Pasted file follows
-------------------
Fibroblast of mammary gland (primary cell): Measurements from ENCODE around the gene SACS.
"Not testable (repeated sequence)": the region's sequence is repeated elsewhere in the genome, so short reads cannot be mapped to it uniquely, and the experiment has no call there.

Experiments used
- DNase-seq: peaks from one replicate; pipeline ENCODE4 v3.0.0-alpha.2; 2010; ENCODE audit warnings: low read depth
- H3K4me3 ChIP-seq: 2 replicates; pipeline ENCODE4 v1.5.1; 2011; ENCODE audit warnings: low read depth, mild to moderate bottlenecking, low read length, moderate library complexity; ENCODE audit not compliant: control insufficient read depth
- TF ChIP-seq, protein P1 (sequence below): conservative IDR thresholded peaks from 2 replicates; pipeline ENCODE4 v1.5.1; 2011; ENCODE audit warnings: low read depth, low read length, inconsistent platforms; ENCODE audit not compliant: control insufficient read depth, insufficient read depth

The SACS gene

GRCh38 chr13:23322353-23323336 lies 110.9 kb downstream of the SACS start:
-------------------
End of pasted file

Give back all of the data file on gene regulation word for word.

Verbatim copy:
Fibroblast of mammary gland (primary cell): Measurements from ENCODE around the gene SACS.
"Not testable (repeated sequence)": the region's sequence is repeated elsewhere in the genome, so short reads cannot be mapped to it uniquely, and the experiment has no call there.

Experiments used
- DNase-seq: peaks from one replicate; pipeline ENCODE4 v3.0.0-alpha.2; 2010; ENCODE audit warnings: low read depth
- H3K4me3 ChIP-seq: 2 replicates; pipeline ENCODE4 v1.5.1; 2011; ENCODE audit warnings: low read depth, mild to moderate bottlenecking, low read length, moderate library complexity; ENCODE audit not compliant: control insufficient read depth
- TF ChIP-seq, protein P1 (sequence below): conservative IDR thresholded peaks from 2 replicates; pipeline ENCODE4 v1.5.1; 2011; ENCODE audit warnings: low read depth, low read length, inconsistent platforms; ENCODE audit not compliant: control insufficient read depth, insufficient read depth

The SACS gene

GRCh38 chr13:23322353-23323336 lies 110.9 kb downstream of the SACS start: